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Gene Review

LCAT  -  lecithin-cholesterol acyltransferase

Homo sapiens

Synonyms: Lecithin-cholesterol acyltransferase, Phosphatidylcholine-sterol acyltransferase, Phospholipid-cholesterol acyltransferase
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Disease relevance of LCAT

  • Forty percent of plasma LCAT-HDL was associated with alpha(2)M; moreover, most of the LCAT in cerebrospinal fluid and in the medium of cultured human hepatoma cell line was associated with alpha(2)M [1].
  • Most, if not all, of the lipoprotein changes observed are explained by the LCAT deficiency that follows IL-2-induced hepatocellular injury and cholestasis [2].
  • Plasma activities of CETP and LCAT were measured in 137 male patients with moderate hypertriglyceridemia (plasma triglycerides [TGs] 200 to 500 mg/dL and LDL cholesterol < 160 mg/dL) [3].
  • Plasma lipoprotein concentrations and post-heparin lipoprotein lipase, hepatic triglyceride lipase (HTGL), and lecithin:cholesterol acyltransferase (LCAT) activities were determined in 10 obese women before and after weight loss [4].
  • High dose i.v. rIL-2 induces severe dyslipidemia with deficiencies of both postheparin lipases and acute LCAT deficiency [2].

Psychiatry related information on LCAT


High impact information on LCAT

  • This apoprotein serves as a cofactor for the plasma lecithin-cholesterol acyltransferase (LCAT) enzyme responsible for the formation of most cholesteryl esters in plasma, and also promotes cholesterol efflux from cells [8].
  • The cholesterol in discoidal HDL is esterified by lecithin:cholesterol acyltransferase (LCAT) in a process that converts the prebeta-migrating disc into an alpha-migrating, spherical HDL [9].
  • LCAT and apoE contents of CETP-D HDL-2 were markedly increased compared with control HDL-2, and increased cholesterol esterification activity resided within the apoE-HDL fraction [10].
  • ApoA-I FCR was inversely associated with HDL cholesterol level (r=-0.851,P<0.01) and hLCAT activity (r=-0.816, P<0.01) [11].
  • To elucidate the mechanisms responsible for this effect, 131I-HDL apoA-I kinetics were assessed in age- and sex-matched groups of rabbits (n=3 each) with high, low, or no hLCAT expression [11].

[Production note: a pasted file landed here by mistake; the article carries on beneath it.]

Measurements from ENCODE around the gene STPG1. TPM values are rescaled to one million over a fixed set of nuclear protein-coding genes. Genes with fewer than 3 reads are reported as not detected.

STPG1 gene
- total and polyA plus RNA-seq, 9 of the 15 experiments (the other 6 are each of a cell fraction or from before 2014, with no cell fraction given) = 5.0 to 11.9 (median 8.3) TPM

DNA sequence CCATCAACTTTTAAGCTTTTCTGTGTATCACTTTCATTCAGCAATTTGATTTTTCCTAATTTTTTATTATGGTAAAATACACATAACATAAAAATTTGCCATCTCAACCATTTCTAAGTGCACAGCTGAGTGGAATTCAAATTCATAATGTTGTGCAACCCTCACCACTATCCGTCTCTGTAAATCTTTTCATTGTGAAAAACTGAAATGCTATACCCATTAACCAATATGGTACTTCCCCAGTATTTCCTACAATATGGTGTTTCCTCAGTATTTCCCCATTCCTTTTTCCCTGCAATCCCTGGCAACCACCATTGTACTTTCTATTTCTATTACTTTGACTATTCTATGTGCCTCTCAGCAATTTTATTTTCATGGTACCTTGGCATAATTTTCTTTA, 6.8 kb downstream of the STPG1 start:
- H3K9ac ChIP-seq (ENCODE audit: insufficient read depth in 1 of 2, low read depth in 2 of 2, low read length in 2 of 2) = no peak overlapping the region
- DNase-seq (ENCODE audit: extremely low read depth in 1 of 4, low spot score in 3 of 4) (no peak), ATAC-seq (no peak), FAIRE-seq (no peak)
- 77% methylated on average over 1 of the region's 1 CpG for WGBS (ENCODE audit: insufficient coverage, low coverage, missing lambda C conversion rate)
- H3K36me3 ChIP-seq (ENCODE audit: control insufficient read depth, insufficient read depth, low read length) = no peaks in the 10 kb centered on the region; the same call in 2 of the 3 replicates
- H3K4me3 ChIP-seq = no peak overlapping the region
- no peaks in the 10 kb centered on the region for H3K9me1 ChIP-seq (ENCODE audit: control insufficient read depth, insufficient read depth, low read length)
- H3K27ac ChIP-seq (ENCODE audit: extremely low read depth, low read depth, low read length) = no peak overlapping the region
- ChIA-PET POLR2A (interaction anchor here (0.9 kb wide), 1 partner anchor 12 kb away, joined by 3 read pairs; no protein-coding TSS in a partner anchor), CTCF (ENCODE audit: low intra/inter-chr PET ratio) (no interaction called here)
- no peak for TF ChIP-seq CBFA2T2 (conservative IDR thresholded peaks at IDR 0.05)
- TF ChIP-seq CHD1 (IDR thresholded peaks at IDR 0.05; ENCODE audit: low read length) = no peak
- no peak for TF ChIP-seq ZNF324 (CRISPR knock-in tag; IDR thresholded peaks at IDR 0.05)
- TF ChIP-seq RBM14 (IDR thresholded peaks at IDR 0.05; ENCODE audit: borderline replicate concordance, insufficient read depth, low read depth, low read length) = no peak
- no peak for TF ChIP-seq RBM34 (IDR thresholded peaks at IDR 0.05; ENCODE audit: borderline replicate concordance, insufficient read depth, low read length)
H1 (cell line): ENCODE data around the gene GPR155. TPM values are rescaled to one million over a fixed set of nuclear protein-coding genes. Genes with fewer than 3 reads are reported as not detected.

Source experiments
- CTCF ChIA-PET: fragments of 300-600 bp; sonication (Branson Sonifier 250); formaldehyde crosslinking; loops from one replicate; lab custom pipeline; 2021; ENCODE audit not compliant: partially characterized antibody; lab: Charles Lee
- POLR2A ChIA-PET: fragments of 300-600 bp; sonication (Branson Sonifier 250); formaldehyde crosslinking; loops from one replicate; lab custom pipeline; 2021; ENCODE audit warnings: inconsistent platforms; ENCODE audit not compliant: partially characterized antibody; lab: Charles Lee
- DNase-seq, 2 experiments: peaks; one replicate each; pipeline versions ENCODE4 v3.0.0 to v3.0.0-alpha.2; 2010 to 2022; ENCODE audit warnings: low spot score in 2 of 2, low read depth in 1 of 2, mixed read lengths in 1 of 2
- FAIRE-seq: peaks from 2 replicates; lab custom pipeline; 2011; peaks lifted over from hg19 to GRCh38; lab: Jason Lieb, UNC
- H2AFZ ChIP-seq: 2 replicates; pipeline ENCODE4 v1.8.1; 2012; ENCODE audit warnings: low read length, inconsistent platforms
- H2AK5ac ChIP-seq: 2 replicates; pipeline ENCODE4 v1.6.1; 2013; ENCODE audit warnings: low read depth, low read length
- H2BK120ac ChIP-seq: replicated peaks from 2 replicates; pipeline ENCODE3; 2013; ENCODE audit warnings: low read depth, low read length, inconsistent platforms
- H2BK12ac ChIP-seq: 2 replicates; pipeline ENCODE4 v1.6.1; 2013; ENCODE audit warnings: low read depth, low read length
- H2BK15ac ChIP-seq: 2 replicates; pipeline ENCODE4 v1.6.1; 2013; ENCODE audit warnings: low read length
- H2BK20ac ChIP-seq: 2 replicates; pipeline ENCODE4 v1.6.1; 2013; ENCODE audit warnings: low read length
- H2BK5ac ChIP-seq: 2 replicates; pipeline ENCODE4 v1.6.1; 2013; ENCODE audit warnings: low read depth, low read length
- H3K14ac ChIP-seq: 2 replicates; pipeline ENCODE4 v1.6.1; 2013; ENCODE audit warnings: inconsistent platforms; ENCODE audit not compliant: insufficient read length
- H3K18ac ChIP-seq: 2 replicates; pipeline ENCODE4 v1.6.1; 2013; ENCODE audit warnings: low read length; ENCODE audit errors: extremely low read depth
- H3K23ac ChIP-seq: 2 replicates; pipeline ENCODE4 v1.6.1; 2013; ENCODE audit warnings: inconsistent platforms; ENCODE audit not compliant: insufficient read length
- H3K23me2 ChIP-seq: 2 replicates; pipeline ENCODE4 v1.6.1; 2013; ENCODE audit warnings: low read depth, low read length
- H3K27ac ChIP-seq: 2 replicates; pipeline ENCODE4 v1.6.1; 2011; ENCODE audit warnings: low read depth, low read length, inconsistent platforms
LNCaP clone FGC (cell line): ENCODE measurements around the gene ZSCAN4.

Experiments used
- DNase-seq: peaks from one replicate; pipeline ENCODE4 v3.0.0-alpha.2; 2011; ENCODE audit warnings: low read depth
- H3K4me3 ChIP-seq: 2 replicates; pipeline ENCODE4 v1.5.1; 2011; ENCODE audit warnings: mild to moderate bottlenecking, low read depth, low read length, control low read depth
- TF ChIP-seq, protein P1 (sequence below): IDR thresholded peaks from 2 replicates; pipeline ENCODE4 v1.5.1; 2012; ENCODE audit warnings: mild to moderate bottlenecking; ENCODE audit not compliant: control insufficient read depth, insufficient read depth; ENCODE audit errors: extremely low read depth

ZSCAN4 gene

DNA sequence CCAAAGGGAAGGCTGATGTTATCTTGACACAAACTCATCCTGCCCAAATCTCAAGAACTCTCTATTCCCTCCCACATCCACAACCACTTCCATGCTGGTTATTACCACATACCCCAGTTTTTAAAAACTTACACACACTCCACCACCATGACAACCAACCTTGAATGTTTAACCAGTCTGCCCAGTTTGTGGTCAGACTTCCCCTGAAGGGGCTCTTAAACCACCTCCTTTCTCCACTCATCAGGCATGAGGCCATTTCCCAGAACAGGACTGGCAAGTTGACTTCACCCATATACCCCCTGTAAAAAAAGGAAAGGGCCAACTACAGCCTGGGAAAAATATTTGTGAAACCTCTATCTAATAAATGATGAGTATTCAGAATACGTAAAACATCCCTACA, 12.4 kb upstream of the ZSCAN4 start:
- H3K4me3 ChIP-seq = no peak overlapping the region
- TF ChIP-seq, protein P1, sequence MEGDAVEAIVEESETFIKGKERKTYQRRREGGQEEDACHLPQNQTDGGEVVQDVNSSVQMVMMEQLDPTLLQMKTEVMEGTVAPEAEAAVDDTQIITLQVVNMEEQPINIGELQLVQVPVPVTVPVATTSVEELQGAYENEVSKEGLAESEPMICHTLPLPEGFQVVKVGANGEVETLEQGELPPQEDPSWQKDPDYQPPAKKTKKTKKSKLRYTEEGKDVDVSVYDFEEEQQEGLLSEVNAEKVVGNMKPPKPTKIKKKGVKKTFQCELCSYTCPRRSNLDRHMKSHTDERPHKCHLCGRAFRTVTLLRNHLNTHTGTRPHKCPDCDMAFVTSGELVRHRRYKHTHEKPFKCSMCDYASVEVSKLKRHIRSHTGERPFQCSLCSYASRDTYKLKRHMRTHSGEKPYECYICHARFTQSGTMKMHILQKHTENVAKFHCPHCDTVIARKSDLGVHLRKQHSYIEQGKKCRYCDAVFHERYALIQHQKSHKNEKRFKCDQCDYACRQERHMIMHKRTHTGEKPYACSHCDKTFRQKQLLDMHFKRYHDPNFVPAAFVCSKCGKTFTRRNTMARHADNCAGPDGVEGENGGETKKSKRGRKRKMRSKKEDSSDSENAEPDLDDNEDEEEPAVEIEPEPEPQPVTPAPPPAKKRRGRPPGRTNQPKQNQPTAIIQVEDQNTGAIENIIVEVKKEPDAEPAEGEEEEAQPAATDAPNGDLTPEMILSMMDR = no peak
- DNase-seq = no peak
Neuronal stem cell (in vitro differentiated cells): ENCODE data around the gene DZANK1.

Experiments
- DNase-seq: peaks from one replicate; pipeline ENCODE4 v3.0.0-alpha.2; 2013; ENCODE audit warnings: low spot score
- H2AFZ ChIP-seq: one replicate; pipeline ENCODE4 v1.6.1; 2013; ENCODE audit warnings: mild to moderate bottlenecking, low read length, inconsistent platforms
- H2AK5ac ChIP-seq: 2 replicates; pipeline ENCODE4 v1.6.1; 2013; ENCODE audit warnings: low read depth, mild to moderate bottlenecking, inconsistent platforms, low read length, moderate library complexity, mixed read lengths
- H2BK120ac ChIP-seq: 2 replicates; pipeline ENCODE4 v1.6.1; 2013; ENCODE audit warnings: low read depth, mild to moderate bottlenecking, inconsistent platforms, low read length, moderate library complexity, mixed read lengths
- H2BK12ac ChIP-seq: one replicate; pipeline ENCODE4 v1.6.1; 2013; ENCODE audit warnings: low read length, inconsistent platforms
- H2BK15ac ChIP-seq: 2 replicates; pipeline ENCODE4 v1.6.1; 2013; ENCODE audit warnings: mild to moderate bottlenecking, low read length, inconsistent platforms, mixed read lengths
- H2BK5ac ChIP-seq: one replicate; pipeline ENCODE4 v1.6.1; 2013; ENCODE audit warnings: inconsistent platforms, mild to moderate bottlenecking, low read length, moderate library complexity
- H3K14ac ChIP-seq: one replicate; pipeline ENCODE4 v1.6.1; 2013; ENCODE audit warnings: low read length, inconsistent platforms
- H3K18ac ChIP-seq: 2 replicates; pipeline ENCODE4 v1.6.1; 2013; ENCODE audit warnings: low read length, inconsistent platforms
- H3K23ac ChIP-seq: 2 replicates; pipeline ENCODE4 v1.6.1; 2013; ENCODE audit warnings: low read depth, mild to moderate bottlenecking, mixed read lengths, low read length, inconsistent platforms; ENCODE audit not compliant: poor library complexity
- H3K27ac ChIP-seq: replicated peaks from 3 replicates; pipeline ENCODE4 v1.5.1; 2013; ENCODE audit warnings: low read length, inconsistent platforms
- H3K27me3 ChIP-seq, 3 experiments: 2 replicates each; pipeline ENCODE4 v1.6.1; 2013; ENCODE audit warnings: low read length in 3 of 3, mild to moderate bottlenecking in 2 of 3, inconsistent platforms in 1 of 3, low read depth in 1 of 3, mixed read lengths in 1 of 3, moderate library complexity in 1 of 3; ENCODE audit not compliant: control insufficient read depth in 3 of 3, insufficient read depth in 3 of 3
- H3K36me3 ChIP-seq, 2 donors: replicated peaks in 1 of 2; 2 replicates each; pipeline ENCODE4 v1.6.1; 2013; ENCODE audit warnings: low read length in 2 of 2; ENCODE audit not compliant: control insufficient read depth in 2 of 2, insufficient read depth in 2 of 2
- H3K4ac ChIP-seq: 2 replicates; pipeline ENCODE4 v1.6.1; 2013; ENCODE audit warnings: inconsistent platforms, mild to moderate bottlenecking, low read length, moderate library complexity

Chemical compound and disease context of LCAT


Biological context of LCAT

  • Our data indicate that the regions adjacent to Thr123 and Thr347 of LCAT may play an important role in HDL cholesterol esterification, suggesting that these regions may contain a portion of the LCAT binding domain(s) for HDL [17].
  • LCAT activity and LCAT mass in 23 genotypic heterozygotes were approximately half normal and clearly distinct from those of 20 unaffected family members [18].
  • In the homozygous patients no obvious relationship between residual LCAT activity and the clinical phenotype was seen [18].
  • DNA sequence analysis of the proband's LCAT gene revealed two separate C to T transitions resulting in the substitution of Thr123 with Ile and Thr347 with Met [17].
  • To assess the effects of increased plasma levels of LCAT, four lines of transgenic mice were created expressing a Hu LCAT gene driven by either its natural or the mouse albumin enhancer promoter [19].

Anatomical context of LCAT

  • These findings led us to postulate that poor activation of LCAT in interstitial fluid may result from a change in conformation in apoA-I [20].
  • The 1550 base LCAT mRNA can be detected in liver and HepG2 (hepatocyte) cells, but not in small intestine, spleen, pancreas, placenta or adrenal tissue [21].
  • Transient expression of the mutant LCAT(Fin) cDNA in COS cells disclosed markedly diminished LCAT enzyme activity [22].
  • To determine whether alpha-LpA-I generated by fibroblasts is a good substrate for LCAT, isolated alpha-LpA-I as well as reconstituted HDL [r(HDL)] was reacted with LCAT [23].
  • Postprandial chylomicrons: potent vehicles for transporting cholesterol from endogenous LDL+HDL and cell membranes to the liver via LCAT and CETP [24].

Associations of LCAT with chemical compounds


Physical interactions of LCAT


Regulatory relationships of LCAT

  • Furthermore, the finding supports the possibility that the LRP receptor can act in vivo to mediate clearance of the LCAT-alpha(2)M complex and may significantly influence the bioavailability of LCAT [1].